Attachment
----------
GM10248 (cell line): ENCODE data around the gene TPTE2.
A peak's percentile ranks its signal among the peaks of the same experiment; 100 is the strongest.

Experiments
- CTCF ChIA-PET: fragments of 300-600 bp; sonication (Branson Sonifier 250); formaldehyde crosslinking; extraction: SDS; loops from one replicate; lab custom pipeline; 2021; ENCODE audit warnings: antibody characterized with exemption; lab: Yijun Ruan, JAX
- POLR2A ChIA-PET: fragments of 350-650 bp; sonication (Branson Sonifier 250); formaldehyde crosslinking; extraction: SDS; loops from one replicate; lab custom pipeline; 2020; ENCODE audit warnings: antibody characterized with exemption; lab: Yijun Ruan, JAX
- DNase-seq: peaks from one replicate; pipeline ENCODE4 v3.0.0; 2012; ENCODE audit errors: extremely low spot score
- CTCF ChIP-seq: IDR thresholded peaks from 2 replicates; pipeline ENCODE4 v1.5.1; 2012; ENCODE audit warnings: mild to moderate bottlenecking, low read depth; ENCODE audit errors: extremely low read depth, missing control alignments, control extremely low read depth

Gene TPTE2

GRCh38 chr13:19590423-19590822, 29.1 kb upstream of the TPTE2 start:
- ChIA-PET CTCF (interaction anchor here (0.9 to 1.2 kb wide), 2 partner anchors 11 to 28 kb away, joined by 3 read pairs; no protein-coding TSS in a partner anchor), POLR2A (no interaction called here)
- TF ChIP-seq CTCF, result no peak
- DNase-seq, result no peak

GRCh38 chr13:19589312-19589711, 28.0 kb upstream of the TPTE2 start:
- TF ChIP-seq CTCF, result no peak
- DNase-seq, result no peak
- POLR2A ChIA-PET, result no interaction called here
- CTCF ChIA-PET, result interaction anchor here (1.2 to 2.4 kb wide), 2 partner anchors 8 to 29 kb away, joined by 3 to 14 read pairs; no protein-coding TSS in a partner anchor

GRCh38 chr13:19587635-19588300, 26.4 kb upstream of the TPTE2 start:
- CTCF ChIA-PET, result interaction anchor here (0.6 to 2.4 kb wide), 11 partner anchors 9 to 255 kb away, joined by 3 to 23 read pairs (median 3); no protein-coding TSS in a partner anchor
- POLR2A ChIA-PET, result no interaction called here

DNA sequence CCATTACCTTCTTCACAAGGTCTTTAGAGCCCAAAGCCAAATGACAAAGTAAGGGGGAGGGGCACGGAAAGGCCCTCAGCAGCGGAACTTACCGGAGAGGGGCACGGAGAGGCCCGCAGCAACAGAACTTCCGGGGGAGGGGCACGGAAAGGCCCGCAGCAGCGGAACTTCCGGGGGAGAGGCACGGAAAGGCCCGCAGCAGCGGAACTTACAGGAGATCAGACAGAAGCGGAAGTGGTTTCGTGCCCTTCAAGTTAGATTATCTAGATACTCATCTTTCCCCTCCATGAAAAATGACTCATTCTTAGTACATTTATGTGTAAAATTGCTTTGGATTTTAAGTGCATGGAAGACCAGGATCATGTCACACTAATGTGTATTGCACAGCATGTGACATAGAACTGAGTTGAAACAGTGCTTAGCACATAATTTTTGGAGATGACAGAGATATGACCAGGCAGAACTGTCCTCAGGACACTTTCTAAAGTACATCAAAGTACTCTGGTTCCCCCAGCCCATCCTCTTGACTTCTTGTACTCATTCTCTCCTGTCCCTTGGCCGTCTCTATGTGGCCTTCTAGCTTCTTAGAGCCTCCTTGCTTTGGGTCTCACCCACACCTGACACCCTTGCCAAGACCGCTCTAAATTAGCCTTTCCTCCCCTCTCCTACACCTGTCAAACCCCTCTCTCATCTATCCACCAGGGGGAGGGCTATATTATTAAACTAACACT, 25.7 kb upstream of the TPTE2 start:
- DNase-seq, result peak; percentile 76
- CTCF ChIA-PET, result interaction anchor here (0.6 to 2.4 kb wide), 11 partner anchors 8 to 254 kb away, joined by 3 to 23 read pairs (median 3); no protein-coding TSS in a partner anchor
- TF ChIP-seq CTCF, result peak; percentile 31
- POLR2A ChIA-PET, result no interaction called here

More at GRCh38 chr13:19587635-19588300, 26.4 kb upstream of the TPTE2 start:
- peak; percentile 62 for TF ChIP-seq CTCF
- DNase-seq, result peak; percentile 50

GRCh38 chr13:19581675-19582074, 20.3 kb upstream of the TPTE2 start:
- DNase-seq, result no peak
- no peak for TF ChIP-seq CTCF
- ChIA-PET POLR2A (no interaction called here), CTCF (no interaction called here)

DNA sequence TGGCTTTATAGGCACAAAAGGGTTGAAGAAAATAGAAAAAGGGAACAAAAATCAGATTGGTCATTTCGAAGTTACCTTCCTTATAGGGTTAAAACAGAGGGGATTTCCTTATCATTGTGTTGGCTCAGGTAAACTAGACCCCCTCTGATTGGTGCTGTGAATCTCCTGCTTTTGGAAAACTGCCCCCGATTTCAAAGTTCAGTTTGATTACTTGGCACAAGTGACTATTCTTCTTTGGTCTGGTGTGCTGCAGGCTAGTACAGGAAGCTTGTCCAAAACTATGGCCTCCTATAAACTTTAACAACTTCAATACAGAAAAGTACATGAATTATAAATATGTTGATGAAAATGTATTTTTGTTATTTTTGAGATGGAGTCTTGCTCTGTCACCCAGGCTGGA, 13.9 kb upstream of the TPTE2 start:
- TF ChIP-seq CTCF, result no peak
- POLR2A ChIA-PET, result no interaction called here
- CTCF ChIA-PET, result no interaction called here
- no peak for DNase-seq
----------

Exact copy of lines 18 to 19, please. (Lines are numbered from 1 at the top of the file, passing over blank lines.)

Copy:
GRCh38 chr13:19587635-19588300, 26.4 kb upstream of the TPTE2 start:
- CTCF ChIA-PET, result interaction anchor here (0.6 to 2.4 kb wide), 11 partner anchors 9 to 255 kb away, joined by 3 to 23 read pairs (median 3); no protein-coding TSS in a partner anchor